Quodlibets: A Good Woman Now Easy to Find

The appearance of Flannery O’Connor’s collected works (edited by Sally Fitzgerald) in the prestigious Library of America is an event not only for Catholic literature in this country but quite simply for American literature.

The volume contains O’Connor’s two novels, Wise Blood and The Violent Bear It Away; her two story collections, A Good Man Is Hard to Find and Everything That Rises Must Converge; the 1947 collection of stories that earned Flannery her M.A. at the Iowa Writers School; and “occasional prose,” which includes some wise ruminating on being Catholic and a novelist in this country. And there are letters (21 of them never before published).

Born in Savannah in 1925, Flannery O’Connor lived most of her life in Georgia, where she died in 1964. She was a cradle Catholic and, when she was a graduate student in Iowa, began to attend daily Mass. She never married, though there were young men and she fell in love at least twice. Her life was cut short by lupus, which considerably curtailed her activity during her last years, but the one activity that went on to the end was writing.

The power of her novels and stories is difficult to define. That her characters are most often freaks and grotesques and the stories rich in comedy is part of it, but it is her point of view that sets her off. The South is haunted by Christ, she said, and the same is true of her characters. Their driven religiosity is a constant in the stories. What is her attitude toward it? Anything but the prevalent reaction to the travails of Jimmy Swaggart. She could have written about him. In many ways she did.

This collection contains reflections on writing that may surprise. Her story material was by and large Southern Protestant, but Flannery O’Connor was Catholic to her fingertips. She regarded writing as a vocation. The mystery of life is that fallen man has been redeemed by Christ but has to respond freely to grace. It is this deeper meaning, what she called the anagogic meaning, that real literature must have. A sense of the mystery hidden within the everydayness. It was that mystery, concretely embodied, that she puts before her reader.

Of the non-fiction in the collection, her preface to A Memoir of Mary Ann, written by the nuns of Our Lady of Perpetual Help Free Cancer Home in Atlanta, is overwhelmingly powerful. The nuns approached Flannery to write the story of a three-year-old girl who had come to them to die and lived twelve years. Mary Ann, with a hideous cancer of the face, had changed the lives of all who knew her. O’Connor’s reaction to this request and her frankness about the manuscript the nuns finally wrote themselves convey much about this wise and good woman. But it is the connection she draws between Nathaniel Hawthorne and the little girl with cancer that puts her characteristic spin on the matter.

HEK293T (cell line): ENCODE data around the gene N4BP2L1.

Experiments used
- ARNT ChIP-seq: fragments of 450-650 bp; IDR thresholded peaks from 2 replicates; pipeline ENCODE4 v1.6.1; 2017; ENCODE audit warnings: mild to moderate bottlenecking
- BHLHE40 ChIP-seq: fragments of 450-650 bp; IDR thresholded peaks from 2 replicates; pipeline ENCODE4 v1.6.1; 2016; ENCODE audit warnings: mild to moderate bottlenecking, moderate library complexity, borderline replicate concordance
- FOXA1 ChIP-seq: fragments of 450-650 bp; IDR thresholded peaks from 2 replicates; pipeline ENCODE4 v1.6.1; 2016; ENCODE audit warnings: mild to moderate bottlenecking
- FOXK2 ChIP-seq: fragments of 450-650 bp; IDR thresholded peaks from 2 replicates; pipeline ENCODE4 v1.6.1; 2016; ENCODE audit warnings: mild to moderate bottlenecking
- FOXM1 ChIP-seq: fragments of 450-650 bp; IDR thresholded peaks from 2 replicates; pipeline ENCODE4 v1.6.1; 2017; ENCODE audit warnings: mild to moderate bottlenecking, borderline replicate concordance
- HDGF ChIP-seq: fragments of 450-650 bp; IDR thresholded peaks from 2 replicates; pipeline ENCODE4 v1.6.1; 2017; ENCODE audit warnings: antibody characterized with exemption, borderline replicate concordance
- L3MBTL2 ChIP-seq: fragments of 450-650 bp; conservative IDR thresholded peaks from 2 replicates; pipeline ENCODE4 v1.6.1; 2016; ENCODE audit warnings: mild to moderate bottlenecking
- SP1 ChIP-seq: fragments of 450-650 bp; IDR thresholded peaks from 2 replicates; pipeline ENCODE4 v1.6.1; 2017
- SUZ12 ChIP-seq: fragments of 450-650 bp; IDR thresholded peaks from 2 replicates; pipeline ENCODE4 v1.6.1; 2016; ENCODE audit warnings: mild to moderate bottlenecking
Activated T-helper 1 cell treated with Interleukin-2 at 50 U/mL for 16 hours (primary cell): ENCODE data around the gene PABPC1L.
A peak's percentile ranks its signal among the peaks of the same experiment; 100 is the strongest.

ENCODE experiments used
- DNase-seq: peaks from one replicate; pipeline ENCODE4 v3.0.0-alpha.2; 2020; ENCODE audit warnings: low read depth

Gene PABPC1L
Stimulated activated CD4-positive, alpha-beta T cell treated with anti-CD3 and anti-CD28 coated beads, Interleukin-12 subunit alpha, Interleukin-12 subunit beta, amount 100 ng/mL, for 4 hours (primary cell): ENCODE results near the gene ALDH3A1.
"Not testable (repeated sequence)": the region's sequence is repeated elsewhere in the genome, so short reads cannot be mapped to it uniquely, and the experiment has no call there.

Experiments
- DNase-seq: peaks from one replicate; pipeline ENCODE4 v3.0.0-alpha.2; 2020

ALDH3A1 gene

Hawthorne once wrote a short story about a fastidious man who visited a Liverpool poorhouse where an awful looking little retarded kid attached itself to the man, followed him around and finally, standing before him, looked up, wanting and expecting to be picked up and held. Against his every instinct, the man does so. This is described in the story as “a heroic act” that “effected more than he dreamed of toward his final salvation when he took up the loathsome child and caressed it as tenderly as if he had been its father.”

The fastidious man, the notebooks published after his death by his wife reveal, was Hawthorne himself. After picking up the unappealing little wretch and hugging it, Hawthorne observed that “I should never have forgiven myself if I had repelled its advances.” Hawthorne’s daughter Rose felt that those were the greatest words her father had ever written. She became a Catholic, opened a home for destitute terminal cancer patients, and eventually founded the Dominican order to which the nuns in Atlanta who had written Flannery O’Connor belonged. “Their work,” the Georgia author wrote, “is the tree sprung from Hawthorne’s small act of Christlikeness and Mary Ann is its flower.”

Human beings are deciding their eternal condition by the fleeting acts they perform. Flannery O’Connor’s task as a writer was to convey that vision at a time when it is not widely held. Her vocation was to write and to write largely about grotesques, characters whose manners better suggest the mystery. Her reflections on her craft, on the role of her faith in her fiction, are full of surprises and delights. Expect no edifying pieties from this lady. She is as severe on Catholic readers as she is on others.

Flannery O’Connor’s work is that of a woman who knew she was dying. This concentrated her mind, lent a seriousness to her sense of vocations enlivened her wit and humor, and led, this book enables one to say, not only to wisdom but to holiness.


Ralph McInerny was a popular writer, philosopher, and teacher, as well as the co-founder of Crisis Magazine. He passed away on January 29, 2010.

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